Even from the mere point of view of raw materials, it is possible to see that in the game as it is played today, the poorest will never be able to reach the standard of wealth achieve by the richest.  To give but one well-known example, if the whole world population consumed oil at the same per capita average as in USA or Canada, all known oil reserves would be used up in a little over six years, in accordance with the data of British Petroleum (BP - Statistical Review of World Energy, 06/85 and 06/87).

            Well, this data may be debatable and new reserves yet to be discovered may double, but this would not greatly change the panorama we wish to show.  In other words, it is obviously not possible for all poor countries to duplicate the standard of development and wealth of the rich countries.  This is a material impossibility, pure and simple.  We can thus see, even from this angle, that the freedom and “modernization” that “succeeded” in the rich countries do not have the slightest chance to “succeed” in the poor countries in which, as we must not forget, two thirds of the world’s population live.  Most people, however, do not seem to be acquainted with these hard facts of world reality.

            Therefore, those countries which are cases where the liberal system “succeeded,” established a prosperity which became possible only at the cost of the poverty of a large part of the world’s population, and they continue to “succeed”  at the cost of systems of neocolonialist exploitation, which ensure their victory in the war or, as we called it, the “insane race” of modernization.  This victory is what ensurance the continuance of this unjust state of affairs.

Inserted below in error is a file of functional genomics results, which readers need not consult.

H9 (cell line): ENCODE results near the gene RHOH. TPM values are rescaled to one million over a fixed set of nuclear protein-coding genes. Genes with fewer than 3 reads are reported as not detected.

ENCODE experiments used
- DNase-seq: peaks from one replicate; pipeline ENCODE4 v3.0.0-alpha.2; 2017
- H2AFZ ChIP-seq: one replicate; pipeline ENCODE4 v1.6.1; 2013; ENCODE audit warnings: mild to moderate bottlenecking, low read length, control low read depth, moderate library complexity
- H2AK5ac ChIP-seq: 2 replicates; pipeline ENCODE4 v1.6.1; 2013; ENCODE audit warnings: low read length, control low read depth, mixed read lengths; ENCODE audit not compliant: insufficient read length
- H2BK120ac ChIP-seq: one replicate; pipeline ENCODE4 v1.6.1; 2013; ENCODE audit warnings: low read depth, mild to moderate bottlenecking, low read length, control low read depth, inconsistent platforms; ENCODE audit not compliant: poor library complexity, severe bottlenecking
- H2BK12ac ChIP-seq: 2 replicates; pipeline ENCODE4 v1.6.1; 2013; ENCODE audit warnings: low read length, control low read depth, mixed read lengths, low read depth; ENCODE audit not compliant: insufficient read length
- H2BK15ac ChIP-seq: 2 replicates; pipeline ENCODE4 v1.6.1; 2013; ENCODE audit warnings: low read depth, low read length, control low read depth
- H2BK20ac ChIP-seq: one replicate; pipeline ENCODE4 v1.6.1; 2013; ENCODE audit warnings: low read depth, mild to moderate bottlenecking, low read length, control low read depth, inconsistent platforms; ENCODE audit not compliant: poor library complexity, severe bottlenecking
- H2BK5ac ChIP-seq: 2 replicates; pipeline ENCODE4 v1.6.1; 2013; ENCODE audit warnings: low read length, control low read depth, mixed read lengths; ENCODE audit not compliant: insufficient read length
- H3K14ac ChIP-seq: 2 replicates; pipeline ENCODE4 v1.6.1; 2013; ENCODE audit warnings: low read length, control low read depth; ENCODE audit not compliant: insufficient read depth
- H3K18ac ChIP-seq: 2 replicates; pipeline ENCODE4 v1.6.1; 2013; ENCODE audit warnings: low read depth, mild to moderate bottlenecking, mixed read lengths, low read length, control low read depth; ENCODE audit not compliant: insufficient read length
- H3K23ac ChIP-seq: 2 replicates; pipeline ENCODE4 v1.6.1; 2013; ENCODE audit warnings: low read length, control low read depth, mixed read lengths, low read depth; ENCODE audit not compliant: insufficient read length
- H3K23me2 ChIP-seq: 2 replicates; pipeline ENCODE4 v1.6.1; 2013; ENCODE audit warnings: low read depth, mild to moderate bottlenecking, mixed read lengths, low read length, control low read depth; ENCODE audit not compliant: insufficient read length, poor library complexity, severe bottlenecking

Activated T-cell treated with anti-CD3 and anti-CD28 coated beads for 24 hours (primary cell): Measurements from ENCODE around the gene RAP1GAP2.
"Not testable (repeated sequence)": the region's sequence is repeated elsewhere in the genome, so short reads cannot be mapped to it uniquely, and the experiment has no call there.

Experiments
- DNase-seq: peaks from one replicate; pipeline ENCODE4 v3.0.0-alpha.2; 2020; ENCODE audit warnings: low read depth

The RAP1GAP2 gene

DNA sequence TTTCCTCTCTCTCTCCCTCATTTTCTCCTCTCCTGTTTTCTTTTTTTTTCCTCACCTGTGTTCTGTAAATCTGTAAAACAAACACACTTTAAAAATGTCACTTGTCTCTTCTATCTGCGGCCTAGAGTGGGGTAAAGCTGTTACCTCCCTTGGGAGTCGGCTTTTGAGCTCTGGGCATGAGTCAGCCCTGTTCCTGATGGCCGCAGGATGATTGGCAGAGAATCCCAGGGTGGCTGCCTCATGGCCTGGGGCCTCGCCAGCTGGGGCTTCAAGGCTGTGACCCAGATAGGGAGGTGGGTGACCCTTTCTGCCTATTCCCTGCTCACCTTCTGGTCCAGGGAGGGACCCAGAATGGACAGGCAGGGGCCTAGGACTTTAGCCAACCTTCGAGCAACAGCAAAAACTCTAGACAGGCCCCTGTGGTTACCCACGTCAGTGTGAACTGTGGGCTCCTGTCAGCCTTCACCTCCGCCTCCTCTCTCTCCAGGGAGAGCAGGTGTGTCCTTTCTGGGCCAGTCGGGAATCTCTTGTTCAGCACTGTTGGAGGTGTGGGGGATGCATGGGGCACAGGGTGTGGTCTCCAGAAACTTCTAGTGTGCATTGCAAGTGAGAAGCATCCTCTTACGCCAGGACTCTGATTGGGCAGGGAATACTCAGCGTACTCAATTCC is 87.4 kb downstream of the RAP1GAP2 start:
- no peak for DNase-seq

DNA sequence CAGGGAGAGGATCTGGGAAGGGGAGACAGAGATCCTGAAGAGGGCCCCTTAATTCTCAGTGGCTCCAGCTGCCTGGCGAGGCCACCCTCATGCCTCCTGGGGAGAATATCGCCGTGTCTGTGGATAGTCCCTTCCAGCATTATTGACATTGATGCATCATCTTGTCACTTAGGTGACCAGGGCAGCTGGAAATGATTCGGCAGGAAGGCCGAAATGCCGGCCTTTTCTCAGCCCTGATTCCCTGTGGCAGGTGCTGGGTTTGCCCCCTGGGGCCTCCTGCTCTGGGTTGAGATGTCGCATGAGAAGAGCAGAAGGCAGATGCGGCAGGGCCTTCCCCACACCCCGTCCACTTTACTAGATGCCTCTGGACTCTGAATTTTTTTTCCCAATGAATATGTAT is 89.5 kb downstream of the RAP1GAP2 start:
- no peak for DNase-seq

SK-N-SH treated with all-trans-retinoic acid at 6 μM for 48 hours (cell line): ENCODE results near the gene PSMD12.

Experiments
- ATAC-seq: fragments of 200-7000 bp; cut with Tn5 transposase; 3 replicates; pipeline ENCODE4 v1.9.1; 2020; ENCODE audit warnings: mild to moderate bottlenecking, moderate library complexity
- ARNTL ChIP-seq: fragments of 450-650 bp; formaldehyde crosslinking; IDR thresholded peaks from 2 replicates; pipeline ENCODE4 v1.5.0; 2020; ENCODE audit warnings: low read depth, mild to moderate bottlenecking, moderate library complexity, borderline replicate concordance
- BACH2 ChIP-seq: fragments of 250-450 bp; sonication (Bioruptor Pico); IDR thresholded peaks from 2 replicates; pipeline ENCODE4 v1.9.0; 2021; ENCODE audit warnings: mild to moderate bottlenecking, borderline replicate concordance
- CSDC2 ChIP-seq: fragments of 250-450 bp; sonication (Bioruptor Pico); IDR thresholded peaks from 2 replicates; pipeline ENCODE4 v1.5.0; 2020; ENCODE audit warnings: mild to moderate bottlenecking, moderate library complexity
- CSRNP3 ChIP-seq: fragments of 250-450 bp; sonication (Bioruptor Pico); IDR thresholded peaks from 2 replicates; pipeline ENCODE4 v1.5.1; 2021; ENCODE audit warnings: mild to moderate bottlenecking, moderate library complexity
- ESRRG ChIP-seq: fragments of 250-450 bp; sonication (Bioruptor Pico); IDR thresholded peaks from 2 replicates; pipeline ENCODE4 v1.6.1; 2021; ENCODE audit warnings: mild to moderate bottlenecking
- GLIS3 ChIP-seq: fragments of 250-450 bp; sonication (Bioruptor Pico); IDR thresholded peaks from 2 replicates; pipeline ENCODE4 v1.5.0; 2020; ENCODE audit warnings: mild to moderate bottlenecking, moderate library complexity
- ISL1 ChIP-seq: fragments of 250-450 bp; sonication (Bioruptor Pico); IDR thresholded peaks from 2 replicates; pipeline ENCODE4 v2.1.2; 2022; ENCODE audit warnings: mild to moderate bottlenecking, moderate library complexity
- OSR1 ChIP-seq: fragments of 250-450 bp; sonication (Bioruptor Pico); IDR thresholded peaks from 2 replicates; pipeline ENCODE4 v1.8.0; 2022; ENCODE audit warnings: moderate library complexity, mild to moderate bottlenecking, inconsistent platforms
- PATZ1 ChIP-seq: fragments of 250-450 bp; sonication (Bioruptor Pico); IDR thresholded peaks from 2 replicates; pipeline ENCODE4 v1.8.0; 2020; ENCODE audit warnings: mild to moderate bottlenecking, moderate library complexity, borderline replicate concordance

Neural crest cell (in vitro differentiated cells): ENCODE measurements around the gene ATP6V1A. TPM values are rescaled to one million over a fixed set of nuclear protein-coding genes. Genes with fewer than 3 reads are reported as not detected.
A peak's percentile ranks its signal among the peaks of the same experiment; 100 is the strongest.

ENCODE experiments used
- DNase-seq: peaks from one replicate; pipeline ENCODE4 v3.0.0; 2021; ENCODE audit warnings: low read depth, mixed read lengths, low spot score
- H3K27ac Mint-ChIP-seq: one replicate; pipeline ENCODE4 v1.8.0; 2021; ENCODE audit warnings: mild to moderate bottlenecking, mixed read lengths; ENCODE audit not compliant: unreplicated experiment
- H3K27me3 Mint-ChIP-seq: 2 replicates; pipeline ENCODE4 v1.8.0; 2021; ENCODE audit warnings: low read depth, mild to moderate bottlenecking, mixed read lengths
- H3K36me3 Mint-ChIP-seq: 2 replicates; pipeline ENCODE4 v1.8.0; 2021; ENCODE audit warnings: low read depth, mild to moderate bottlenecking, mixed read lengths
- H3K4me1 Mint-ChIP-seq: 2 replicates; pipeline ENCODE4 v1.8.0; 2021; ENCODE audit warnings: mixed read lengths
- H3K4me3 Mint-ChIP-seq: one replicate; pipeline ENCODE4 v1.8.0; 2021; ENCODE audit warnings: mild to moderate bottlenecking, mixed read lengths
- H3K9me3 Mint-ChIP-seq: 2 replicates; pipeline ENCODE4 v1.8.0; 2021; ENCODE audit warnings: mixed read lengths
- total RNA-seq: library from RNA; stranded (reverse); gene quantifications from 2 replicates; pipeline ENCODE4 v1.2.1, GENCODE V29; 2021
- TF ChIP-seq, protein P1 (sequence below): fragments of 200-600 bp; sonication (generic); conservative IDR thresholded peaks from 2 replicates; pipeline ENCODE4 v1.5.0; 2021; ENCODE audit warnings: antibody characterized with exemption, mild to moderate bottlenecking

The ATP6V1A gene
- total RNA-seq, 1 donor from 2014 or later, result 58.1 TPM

The Significance of “Succeeding” Internationally

            In view of these conditions, there are more than a few who claim that Brazil is one of the countries that may still “succeed”;  in other words, it is a country of the future because of its size and natural wealth, which would allow it to be a sort of last wagon in the train consisting of countries that have benefited from exploiting others.

            Even if this were true, could we call it “succeeding?”  In other words, to achieve a good level of life at the cost of the destitution of other poor countries?  We may call this “succeeding,” but we cannot but recognize that from the point of view of the welfare of humanity as a whole, this is a failed system which results in the exclusion and destitution of many and is, succinctly, highly immoral.

            As the origin of the enormous difference in wealth among the countries has become clear, as has the way in which this picture of exclusion and injustice is perpetuated, the failure of the liberal model becomes even more evident, especially in regard to the possibilities of the poor countries to overcome their state of destitution – within a scenario such as this, the reality of which only those who are innocent or very clever are able to ignore or to pretend to ignore.


            The Need for a Model for the Welfare of All